Banana and Papaya bread, fried bananas with cinnamon sugar, tamales cooked in banana leaves....these are all recipes I came across so far in my inquiry into Costa Rican delicacies (oh yes, there will definitely be a Costa Rican cooking night - I'll upload pix and share recipes).
I've always thought about bananas as being a huge part of Central American cuisine, but when I looked into them a bit (after the suggestion and article from Anne -thanks!!) I was surprised to discover that bananas aren't native to Central America. They were actually first documented and domesticated in Southeast Asia and in some parts of Africa. Portuguese sailors introduced them to the Americas in the 16th century, however they mainly were just eaten by locals at that point.
In 1871, a US railroad entrepreneur, Henry Meiggs, signed a contract with the government of Costa Rica to build a railroad connecting San Jose to the port of Limon in the Caribbean. His nephew, Minor Keith assisted in the project and took over after Meigg's death.
The building of the railroad through the dense, mountainous jungle allegedly claimed the lives of over 5000 workers, including Minor Keith's three brothers. Undaunted, Keith continued his work in Costa Rica, and also came up with the idea of planting bananas along the train route to use as a cheap food for his workers. The bananas flourished, and he ended up exporting them to the US...while paying exteremly low wages to his workers.
Keith went on to establish plantations in Panama and Columbia and came to dominate the banana trade in Central America. His company eventually merged with another to become the United Fruit Company (UFCO), of which he was the vice-president. UFCO controlled more than 75% of the US market by the end of the 19th century.
A major monopoly, UFCO flourished in the early and mid 20th century, exporting from Central America, the West Indies, and the Caribbean coast of South America. UFCO was frequently accused of bribing government officials in exchange for preferential treatment, exploiting workers, paying little in the way of taxes to the governments of the countries in which it operated. The development of many of the countries in which the UFCO operated were greatly affected economically and politically by the involvement of the multinational corporation, which was nicknamed el pulpo, "the octopus," in reference to how the many arms of the company extended into the infrastructure of the country.
The UFCO also convinced the Costa Rican government that due to the threat of hurricanes, blight, and other natural threats that they needed reserve land, which prevented the government from distributing banana lands to local peasants who wanted to share in the lucrative banana business. Although it's easy to point a finger at UFCO, some of what they brought to Central America was positive in some ways - they built extensive railroads and ports, provided employment, created schools. However, in some places they discouraged the government from building highways as they would endanger the transportation monopoly UFCO had created.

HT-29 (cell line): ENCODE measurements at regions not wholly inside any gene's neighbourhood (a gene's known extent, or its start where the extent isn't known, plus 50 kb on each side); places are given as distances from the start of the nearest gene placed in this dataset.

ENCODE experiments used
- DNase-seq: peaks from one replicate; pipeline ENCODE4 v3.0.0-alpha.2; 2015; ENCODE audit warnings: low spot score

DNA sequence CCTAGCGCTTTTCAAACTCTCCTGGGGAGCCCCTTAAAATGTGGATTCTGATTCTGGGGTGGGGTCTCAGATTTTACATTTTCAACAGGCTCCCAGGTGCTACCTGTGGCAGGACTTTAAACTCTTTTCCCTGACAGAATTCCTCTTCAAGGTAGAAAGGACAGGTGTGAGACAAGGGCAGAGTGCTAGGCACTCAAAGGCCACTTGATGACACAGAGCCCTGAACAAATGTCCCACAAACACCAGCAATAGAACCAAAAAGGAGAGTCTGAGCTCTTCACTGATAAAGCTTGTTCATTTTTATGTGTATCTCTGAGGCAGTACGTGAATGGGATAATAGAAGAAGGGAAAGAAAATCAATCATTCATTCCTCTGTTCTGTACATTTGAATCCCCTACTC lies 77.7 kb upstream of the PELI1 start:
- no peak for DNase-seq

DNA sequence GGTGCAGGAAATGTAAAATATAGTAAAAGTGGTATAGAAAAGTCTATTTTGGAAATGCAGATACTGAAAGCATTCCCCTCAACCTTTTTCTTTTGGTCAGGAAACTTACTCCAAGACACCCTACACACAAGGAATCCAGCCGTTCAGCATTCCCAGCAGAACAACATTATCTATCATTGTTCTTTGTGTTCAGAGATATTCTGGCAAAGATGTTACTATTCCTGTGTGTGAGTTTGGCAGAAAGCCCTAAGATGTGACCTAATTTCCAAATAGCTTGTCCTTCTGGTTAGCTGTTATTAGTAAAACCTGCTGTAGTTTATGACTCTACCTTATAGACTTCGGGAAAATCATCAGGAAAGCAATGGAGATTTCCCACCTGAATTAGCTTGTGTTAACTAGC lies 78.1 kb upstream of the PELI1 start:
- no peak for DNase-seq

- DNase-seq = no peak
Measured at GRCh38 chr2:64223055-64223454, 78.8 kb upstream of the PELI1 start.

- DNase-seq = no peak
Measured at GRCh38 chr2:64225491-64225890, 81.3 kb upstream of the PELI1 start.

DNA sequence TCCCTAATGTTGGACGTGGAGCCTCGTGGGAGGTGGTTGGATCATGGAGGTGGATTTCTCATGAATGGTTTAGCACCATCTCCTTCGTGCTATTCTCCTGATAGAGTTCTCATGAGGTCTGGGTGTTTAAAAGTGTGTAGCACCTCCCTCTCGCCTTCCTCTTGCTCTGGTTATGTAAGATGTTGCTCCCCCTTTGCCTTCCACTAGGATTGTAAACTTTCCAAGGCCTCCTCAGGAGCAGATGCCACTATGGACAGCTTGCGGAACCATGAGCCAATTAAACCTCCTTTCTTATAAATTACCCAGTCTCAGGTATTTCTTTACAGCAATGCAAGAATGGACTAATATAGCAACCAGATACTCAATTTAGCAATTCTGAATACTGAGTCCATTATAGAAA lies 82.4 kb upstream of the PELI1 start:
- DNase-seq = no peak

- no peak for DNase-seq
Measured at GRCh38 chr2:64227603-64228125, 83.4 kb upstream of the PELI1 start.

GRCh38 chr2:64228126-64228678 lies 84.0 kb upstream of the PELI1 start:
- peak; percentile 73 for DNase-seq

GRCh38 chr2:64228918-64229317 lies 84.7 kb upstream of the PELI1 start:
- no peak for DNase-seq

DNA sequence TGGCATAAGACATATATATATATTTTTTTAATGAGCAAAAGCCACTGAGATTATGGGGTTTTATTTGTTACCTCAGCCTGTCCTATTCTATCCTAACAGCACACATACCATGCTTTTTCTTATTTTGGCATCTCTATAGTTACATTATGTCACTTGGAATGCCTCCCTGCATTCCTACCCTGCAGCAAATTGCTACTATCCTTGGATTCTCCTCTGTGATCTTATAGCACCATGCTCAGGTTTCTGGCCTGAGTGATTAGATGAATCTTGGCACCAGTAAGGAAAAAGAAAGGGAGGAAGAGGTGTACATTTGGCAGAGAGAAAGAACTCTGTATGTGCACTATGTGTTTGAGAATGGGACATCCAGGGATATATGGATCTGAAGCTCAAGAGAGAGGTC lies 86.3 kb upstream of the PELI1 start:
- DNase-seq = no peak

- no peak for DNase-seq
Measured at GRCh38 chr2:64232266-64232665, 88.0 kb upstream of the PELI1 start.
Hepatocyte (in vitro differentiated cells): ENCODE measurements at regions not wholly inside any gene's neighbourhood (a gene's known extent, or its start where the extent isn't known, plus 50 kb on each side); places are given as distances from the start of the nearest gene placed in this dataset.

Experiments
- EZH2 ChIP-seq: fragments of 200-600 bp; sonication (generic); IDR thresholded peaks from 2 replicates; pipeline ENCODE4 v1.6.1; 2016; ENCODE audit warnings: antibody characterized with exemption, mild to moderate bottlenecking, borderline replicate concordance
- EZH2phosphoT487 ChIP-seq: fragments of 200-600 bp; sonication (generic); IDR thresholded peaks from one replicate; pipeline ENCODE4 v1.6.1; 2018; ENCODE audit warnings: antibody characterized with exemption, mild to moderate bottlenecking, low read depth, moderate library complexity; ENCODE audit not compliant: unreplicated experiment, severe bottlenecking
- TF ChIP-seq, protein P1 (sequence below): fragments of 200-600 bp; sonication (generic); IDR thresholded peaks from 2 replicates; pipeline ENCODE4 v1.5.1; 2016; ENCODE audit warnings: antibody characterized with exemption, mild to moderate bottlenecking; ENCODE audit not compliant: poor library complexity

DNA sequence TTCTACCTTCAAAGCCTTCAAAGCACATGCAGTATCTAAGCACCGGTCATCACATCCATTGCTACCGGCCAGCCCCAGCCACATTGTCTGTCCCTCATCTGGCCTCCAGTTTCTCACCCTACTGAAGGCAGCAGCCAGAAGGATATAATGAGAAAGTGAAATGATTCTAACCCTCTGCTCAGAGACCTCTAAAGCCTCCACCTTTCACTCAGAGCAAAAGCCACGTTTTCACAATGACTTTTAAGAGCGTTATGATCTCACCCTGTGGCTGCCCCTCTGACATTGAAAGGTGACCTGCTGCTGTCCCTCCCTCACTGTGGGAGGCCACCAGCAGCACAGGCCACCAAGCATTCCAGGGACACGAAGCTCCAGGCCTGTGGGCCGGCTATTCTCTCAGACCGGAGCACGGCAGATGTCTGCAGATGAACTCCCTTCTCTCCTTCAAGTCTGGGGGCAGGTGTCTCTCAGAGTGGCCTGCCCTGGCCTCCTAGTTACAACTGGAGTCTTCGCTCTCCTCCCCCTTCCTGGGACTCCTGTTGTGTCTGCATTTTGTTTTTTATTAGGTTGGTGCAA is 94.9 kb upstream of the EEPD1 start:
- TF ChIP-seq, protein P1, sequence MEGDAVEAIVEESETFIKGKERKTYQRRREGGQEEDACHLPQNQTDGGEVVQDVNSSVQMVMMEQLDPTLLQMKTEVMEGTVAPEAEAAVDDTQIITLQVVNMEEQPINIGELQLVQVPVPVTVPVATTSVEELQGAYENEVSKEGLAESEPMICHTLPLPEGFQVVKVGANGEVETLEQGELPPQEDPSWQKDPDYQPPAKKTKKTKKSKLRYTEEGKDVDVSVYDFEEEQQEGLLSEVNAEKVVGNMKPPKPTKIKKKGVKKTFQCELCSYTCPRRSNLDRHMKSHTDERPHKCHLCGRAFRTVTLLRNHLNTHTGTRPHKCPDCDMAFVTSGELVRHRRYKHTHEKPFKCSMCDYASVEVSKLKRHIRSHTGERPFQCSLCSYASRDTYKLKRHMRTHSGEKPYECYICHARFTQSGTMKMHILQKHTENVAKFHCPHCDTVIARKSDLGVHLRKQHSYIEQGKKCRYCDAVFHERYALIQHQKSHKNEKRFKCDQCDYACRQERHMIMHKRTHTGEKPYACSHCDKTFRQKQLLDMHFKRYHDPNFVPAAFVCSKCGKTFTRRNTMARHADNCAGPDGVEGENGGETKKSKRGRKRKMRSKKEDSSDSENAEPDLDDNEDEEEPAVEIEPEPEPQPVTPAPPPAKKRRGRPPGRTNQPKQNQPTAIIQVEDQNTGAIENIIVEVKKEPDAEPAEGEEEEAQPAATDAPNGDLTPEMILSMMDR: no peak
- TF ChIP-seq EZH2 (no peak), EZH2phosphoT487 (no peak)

A new face for the company
Although the UFCO had a lot of control over the dictators in many of the countries in which it operated, it had no control over WWII, which brought with it a huge slump in banana sales. Noting the success of Carmen Miranda at the time, the company created the character of Senorita Chiquita Banana. With a fruit strewn hat and a Latin dress, the banana shaped character danced her way into American households. Songs and jingles were written (with promotional copies of sheet music being sent to schools), her spunk and vibrancy was admired by American housewives, and US soldiers voted her the "woman" with whom they'd most want to share a foxhole.
However, after years of worker strikes, in 1958 labor reforms becan to take place, and the monopoly of UFCO was broken by an anti-trust suit. Some of their holdings were divested to Guatemalan companies. Undeterred by the anti-trust suit, the UFCO continued marketing itself to Americans in inventive ways during the 1960s - offering discount coupons and recipe books, creating catchy jingles, even hiring doctors to expound upon the health benefits of bananas.
The company was taken over by a corporate raider in the late 60s, who became the largest shareholder and eventually was overwhelmed by crippling debt and committed suicide by jumping out of his office on the 44th floor of the Pan Am Building in New York City. The company has merged and eventually became part of what is now Chiquita Brands International.
It's kinda crazy to think about how cheap bananas are here in the US, despite the fact that they are grown thousands of miles away, have a two week life span, and have to be transported in climate controlled containers. I read that American eat more bananas than apples and oranges combined - we are a HUGE market for them. I guess all that marketing after WWII really sunk into our national eating habits.
Well, in studying about the Congo last month, I learned a great deal about the devastating effects of colonialism. The UFCO has been accused of Neo-colonialism on the part of big business. I suppose every country I study will have a dark mark in it's history as the result of greed and the desire for power:(